How do banks invest for the drought while making hay when it’s raining?


Mortgage lending continues to be dynamic, full of peaks and valleys

Mortgage lenders who can scale operations up or down quickly are experiencing a mini refi boom with mortgage rates currently at extremely favorable levels. However, looming in the distance are negative macroeconomic factors, which can drive operational and interest rate risks higher. 

Macroeconomic conditions have major implications for how mortgage bankers operate. From a revenue/margin perspective, lending remains an inherently cyclical business. Meaning, there are always risks to mortgage banking that need to be proactively managed, regardless of whether or not the economy is doing well.

“When the economy gets too strong, and risks overheating, the Federal Reserve may raise interest rates in an effort to cool it down. This can slow refinance applications. Moreover, the failure of income growth to keep pace with a strong economy, combined with rapid acceleration in house prices can create significant headwinds for new purchase volume,” explains Peter Carroll, executive, Public Policy & Industry Relations at CoreLogic. “On the other hand, the mortgage servicing book should be strengthened by the slowing of prepayment speeds.” 

“On the flip side, when the economy moves in the opposite direction and takes a downturn, interest rates drop, potentially easing affordability and refis,” Carroll said. “But if the downturn is too severe, people may lose their jobs and defaults can spike.” 

Despite the economic storm clouds, homeowners may not be put off by the dark headlines.  Indeed, recent housing research released from Evercore ISI estimates, after crunching data from Black Knight Financial Services, that the average American homeowners could reduce their mortgage rate by 75 basis points or more with a refinance.

“We conclude that, on average, eligible borrowers will save nearly $380/month ($4,560 a year) by refinancing to 3.5%,” write Evercore analysts Stephen Kim and Trey Moorish.

Indeed, Roostify’s partners confirm that the word is out that now is a great time to refinance, judging by the significant increase in volume our digital lending platform is processing monthly.

But there’s trouble in the current refi paradise; the surge is simply a veneer covering over the fact that lending is still plagued by an ailing and, some would argue, failing infrastructure in need of proper digital modernization. Carroll explains that many leaders in the mortgage industry are keeping an eye on the inverted yield curve as a predictor of recession and what that might mean for new loan origination volumes, as well as delinquencies and defaults in their servicing book.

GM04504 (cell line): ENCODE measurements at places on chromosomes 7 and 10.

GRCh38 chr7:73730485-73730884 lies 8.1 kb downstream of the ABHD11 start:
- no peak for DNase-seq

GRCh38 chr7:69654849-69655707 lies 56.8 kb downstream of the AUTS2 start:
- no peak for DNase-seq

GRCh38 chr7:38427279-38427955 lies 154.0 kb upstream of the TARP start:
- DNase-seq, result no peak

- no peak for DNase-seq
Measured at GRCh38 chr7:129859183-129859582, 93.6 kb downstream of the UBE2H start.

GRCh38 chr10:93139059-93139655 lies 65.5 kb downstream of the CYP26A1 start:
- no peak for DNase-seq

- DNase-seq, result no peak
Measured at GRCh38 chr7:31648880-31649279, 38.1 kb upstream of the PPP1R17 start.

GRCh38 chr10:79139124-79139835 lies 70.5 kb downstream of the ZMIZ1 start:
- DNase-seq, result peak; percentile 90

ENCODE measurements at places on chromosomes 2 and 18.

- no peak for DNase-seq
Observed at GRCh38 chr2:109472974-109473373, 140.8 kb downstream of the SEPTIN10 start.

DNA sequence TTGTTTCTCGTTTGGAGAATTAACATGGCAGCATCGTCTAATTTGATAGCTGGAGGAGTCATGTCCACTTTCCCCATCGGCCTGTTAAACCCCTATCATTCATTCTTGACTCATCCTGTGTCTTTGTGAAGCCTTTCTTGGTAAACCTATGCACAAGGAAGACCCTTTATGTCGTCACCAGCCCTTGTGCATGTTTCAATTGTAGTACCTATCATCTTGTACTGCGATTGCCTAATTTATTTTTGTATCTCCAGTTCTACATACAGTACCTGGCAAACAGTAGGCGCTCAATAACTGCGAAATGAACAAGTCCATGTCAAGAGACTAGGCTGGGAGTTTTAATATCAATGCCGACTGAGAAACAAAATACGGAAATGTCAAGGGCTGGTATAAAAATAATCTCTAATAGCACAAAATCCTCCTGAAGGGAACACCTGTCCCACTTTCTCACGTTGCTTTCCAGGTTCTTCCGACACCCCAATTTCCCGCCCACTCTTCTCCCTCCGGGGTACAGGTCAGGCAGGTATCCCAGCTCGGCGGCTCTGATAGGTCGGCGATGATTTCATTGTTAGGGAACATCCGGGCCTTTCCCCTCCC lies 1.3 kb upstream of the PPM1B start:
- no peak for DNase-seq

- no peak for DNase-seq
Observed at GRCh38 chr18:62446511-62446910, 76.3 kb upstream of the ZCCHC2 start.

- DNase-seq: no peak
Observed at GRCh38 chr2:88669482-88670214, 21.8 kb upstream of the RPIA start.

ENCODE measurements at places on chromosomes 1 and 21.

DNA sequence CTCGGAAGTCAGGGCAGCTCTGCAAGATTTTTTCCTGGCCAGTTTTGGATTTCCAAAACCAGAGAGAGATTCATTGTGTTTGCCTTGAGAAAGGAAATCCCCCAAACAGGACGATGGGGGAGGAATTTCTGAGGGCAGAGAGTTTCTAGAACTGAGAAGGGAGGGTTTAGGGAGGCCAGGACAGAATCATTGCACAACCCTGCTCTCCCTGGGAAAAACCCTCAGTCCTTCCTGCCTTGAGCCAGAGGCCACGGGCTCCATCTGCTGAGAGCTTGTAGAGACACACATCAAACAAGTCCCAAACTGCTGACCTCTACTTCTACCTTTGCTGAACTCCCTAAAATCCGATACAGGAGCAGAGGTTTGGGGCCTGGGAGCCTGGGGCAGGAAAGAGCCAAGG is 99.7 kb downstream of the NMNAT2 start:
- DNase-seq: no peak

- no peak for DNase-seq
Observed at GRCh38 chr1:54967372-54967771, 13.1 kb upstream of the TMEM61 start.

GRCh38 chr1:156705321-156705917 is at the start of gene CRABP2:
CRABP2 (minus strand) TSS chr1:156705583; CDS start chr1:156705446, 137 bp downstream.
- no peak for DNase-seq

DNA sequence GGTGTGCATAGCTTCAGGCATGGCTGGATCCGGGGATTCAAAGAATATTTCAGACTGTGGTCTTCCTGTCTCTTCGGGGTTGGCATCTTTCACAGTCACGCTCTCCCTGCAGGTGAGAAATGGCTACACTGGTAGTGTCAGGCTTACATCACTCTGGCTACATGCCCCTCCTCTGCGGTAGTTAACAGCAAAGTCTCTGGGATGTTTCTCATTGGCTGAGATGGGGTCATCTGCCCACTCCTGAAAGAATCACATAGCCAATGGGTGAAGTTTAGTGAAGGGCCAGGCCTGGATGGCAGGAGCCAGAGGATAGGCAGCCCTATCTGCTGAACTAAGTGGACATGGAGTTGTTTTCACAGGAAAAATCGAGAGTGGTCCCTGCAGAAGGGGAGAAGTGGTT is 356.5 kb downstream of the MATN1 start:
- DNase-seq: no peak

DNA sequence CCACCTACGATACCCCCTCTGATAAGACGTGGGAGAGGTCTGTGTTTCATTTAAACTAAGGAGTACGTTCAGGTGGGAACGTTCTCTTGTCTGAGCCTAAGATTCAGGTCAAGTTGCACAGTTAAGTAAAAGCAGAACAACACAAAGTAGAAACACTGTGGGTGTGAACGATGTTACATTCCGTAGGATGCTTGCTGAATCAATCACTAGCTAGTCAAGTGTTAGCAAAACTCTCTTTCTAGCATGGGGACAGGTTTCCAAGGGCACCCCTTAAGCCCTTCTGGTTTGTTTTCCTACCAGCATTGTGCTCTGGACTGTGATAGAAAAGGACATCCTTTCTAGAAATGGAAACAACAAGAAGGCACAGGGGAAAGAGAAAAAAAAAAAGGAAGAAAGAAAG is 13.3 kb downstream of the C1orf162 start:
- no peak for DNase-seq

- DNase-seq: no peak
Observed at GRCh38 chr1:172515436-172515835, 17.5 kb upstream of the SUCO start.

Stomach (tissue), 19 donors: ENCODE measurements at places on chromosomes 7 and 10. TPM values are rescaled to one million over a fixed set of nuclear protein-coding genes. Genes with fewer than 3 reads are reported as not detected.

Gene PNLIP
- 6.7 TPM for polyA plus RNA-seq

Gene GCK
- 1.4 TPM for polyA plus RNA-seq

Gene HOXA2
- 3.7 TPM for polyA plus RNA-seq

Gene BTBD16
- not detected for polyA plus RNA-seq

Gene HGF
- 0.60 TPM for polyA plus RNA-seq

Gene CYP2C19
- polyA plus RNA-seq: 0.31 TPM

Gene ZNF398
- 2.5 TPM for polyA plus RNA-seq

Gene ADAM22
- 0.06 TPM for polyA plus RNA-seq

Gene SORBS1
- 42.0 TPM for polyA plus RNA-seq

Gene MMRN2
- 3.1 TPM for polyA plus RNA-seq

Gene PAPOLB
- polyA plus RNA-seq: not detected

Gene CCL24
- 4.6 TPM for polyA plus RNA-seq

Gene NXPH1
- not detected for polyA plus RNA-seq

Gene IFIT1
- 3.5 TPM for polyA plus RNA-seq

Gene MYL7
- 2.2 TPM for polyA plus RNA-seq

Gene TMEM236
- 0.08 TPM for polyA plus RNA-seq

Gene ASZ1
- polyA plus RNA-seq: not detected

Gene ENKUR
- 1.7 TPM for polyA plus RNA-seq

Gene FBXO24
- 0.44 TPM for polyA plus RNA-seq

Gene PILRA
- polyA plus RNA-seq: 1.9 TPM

“The state of nirvana in mortgage operations remains the ability to scale manufacturing capacity up or down to accommodate demand in what will always be an inherently cyclical business,” Carroll said, adding that an effectively digitized and automated mortgage operation will put an end to the pattern of being forced to lay off valued team members in a market downturn, only to have to turn around and hire all new, potentially less well-trained, team members when conditions inevitably turn for the better.

“The fundamentals of the housing economy are still not strong, and we are late in an economic cycle with several worrying indicators: increasing deficits, economic uncertainty, low housing supply, low housing starts, and tight labor pool translating into expensive new starts. Plus, the GSEs are already lending more aggressively,” said Rajest Bhat, Co-founder and CEO at Roostify.

“Banks have to support the influx in volume,” Bhat added, “but the best ones know they have to leave money on the table to ensure that they focus on implementing structural and transformational changes to their tech and digital infrastructure.”

The questions facing banks in the wake of the surge in refinancings is whether or not their operational models can be resilient and successful when the refi boom wanes and the fundamentals catch up. And that resilience could be tested the moment the boom ends.

Roostify continues to be ready for any flux in demand and to serve our clients and work with partners to navigate, optimize, flex and proactively respond to waves of demand.

Furthermore, we have the benefit of working in the cloud which provides agility, speed, security and the ability to scale and descale with fluctuating demand.  As a digital consumer lending platform we can also help our lenders reduce costs in tandem with offering an upgraded lending experience.


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